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How chain maille has evolved

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Figure 1
developed into some stunning jewelry. Instead of rings made from iron, bronze, or steel, jewelry designers use sterling silver, gold, aluminum, titanium, as well as stainless steel to make pieces that look quite different from the chain maille that hung from medieval helmets, which were called an aventail or camail. The chain maille was quite effective at protecting the knights, and today, chain maille techniques make sturdy, strong jewelry (Figure 1).  This bracelet was taught by Diane Miller at a Bead & Button Show and finished with one of Kim Fox’s sterling silver clasps.
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Figure 2
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Figure 3
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Figure 4
Rings do not have to be metal, though. In the last few years, some artists such as Rebeca Mojica and Dan Rychtarik of Blue Buddha Boutique started using EPDM rubber rings. Several chain maille artists started using the rubber rings which can give some stretch to pieces made with it (Figure 2). Here is one from CelestialBlacksmith.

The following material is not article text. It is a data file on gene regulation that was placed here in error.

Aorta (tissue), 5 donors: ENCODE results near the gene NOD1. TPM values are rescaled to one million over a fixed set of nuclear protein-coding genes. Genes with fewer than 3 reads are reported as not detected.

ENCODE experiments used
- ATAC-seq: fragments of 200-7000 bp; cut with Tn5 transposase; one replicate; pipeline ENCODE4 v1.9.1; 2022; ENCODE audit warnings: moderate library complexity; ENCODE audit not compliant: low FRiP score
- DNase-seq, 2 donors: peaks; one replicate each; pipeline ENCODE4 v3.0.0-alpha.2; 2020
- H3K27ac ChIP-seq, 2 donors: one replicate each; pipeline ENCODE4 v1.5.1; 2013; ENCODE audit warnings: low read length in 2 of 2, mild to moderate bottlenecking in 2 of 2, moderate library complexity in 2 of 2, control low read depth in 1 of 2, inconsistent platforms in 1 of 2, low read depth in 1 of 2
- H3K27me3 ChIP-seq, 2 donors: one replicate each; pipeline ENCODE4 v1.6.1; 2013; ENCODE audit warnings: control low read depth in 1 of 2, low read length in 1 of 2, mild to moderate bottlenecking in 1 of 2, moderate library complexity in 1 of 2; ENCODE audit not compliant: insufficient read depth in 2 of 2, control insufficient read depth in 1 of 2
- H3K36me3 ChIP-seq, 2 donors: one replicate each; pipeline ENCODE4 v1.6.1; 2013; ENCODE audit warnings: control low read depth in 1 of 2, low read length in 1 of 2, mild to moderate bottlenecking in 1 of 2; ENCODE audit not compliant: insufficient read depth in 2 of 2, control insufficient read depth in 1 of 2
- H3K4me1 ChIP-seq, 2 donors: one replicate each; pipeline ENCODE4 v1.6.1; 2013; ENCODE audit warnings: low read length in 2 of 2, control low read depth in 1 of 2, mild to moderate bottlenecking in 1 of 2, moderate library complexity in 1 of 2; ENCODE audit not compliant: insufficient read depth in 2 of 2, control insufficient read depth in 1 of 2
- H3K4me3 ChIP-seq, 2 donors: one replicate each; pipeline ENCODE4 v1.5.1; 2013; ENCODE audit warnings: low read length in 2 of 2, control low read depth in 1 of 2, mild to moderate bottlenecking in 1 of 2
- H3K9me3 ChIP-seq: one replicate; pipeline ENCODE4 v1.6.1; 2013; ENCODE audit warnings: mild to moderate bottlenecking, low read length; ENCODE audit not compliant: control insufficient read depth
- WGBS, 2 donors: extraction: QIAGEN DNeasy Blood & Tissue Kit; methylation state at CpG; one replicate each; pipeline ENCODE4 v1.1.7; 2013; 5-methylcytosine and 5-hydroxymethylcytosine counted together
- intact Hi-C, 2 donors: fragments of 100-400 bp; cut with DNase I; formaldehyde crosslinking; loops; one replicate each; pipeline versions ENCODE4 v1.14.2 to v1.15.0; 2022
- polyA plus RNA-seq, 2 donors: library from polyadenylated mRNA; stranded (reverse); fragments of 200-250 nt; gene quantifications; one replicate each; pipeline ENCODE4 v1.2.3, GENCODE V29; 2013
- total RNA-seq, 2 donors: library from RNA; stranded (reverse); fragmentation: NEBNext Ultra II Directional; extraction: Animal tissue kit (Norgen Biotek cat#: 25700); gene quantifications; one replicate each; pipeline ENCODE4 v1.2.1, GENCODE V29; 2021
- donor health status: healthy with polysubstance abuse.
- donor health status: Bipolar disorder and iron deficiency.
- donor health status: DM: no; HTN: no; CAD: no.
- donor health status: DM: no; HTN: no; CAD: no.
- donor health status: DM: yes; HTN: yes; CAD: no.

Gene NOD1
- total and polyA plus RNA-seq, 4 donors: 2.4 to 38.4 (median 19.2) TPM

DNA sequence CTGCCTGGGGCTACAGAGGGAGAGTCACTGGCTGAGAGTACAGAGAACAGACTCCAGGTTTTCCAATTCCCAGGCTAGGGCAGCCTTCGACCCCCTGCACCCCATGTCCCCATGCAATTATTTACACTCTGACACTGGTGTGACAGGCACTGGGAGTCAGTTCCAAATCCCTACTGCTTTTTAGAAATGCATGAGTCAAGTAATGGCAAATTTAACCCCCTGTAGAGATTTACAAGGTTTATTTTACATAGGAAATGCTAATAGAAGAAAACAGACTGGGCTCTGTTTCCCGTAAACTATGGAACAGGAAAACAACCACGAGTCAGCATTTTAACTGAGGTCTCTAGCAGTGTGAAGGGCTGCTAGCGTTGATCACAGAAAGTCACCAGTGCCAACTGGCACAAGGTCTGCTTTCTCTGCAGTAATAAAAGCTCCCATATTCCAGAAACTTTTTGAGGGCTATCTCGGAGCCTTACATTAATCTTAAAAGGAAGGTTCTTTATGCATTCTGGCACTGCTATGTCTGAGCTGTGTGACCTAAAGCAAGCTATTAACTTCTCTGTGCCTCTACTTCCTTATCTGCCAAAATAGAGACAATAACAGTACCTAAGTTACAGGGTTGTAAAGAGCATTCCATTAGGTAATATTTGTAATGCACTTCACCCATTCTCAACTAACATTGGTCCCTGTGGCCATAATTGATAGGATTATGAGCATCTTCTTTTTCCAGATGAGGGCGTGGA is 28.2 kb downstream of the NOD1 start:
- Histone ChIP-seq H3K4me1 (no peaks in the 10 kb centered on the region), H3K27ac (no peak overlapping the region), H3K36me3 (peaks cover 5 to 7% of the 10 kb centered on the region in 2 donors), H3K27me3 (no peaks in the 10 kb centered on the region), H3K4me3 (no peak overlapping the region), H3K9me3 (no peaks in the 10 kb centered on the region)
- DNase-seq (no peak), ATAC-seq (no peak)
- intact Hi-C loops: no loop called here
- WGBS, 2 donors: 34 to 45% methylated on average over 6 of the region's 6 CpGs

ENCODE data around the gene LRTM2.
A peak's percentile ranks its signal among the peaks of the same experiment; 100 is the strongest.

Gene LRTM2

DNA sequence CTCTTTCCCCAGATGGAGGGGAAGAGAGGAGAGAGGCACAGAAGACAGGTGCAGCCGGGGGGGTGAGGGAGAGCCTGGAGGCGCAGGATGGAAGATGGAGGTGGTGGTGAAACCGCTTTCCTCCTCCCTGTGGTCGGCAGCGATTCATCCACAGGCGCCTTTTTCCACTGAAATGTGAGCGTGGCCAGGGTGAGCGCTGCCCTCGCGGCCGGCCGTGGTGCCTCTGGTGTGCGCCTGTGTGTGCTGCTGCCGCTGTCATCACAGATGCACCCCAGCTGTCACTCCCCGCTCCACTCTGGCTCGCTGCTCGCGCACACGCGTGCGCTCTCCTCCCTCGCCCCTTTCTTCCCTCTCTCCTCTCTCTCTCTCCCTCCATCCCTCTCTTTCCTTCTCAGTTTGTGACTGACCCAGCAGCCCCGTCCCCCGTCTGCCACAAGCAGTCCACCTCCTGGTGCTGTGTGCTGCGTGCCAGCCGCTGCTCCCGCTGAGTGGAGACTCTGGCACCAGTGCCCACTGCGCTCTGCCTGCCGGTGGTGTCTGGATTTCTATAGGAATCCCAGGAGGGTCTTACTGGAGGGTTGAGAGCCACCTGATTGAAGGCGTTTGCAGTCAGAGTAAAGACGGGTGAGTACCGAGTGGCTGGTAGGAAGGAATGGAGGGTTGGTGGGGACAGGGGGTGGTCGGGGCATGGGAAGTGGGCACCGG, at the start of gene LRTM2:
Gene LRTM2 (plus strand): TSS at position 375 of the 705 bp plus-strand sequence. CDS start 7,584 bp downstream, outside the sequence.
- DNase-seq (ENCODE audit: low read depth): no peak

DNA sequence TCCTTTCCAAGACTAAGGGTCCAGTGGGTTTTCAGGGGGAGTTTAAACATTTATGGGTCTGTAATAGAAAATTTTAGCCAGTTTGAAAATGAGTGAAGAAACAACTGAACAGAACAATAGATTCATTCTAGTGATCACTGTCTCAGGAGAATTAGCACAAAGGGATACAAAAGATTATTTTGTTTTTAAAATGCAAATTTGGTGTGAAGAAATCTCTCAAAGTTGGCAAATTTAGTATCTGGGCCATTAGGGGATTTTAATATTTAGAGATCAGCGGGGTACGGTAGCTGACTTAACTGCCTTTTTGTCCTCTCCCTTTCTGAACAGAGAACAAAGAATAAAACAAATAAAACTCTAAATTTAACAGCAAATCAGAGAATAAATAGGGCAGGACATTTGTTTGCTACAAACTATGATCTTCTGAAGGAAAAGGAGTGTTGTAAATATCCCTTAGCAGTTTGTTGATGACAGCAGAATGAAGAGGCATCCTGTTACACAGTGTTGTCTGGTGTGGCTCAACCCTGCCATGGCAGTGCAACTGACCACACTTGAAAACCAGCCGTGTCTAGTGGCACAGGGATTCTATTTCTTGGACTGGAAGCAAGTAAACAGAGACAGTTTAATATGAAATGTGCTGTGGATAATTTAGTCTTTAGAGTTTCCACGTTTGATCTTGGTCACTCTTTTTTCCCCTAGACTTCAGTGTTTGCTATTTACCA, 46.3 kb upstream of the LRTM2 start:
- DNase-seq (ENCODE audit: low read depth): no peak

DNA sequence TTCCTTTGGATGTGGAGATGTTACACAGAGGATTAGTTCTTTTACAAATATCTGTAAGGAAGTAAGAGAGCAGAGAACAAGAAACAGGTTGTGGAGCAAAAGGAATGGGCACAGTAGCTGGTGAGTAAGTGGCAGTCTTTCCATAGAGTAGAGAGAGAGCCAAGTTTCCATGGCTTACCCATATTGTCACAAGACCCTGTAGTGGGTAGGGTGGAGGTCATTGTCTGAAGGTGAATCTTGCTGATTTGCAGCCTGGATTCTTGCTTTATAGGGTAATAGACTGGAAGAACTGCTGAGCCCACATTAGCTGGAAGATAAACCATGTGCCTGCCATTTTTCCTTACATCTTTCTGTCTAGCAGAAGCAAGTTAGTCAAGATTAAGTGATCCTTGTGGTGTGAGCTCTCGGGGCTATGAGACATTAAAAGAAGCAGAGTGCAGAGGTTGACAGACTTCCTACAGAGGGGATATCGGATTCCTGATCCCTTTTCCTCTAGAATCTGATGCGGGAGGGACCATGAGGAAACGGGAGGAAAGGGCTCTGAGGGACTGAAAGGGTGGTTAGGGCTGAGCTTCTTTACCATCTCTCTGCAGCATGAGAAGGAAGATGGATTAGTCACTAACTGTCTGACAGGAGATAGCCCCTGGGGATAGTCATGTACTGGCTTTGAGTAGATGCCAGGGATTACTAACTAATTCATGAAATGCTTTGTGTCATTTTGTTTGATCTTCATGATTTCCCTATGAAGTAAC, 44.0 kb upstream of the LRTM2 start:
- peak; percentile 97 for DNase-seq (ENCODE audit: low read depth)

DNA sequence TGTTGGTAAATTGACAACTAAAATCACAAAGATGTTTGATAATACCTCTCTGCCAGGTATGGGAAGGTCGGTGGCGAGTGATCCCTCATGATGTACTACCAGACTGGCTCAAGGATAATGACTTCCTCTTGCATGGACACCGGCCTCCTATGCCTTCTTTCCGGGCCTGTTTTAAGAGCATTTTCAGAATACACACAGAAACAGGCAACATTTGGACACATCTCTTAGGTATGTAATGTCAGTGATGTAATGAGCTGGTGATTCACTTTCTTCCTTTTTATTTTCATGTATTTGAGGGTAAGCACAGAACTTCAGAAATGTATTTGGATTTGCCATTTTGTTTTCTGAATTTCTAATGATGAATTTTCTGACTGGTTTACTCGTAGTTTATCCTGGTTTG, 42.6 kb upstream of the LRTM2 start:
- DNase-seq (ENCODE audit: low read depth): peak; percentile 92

The use of graduated rings leads to some simple designs, such as this design from John Fetvedt of Bijoux de Terre. By using different sized jump rings, a simple earring in sterling silver is one of my favorites (Figure 3).

And from a class I took from Spider at a Bead & Button Show a few years ago, here is another example of using graduated rings (Figure 4).

With new materials and some artistic design, chain maille hardly looks the same. To do this type of work well, it is imperative that you learn how to correctly open and close a jump ring. At the Bead & Button Show a few years ago, Spider taught a class on just how to do this correctly.  No gaps, no rough edges sticking out, but a near perfect joining of the two ends will give a professional look to your work, even if it is using a jump ring to connect an earring component. When done correctly, you can hardly see the break in the ring.

And for the finest work, soldering each jump ring gives a chain that can take a lot of abuse and still look wonderful. A few minutes in a tumbler, and you can bring your piece back to looking brand new.

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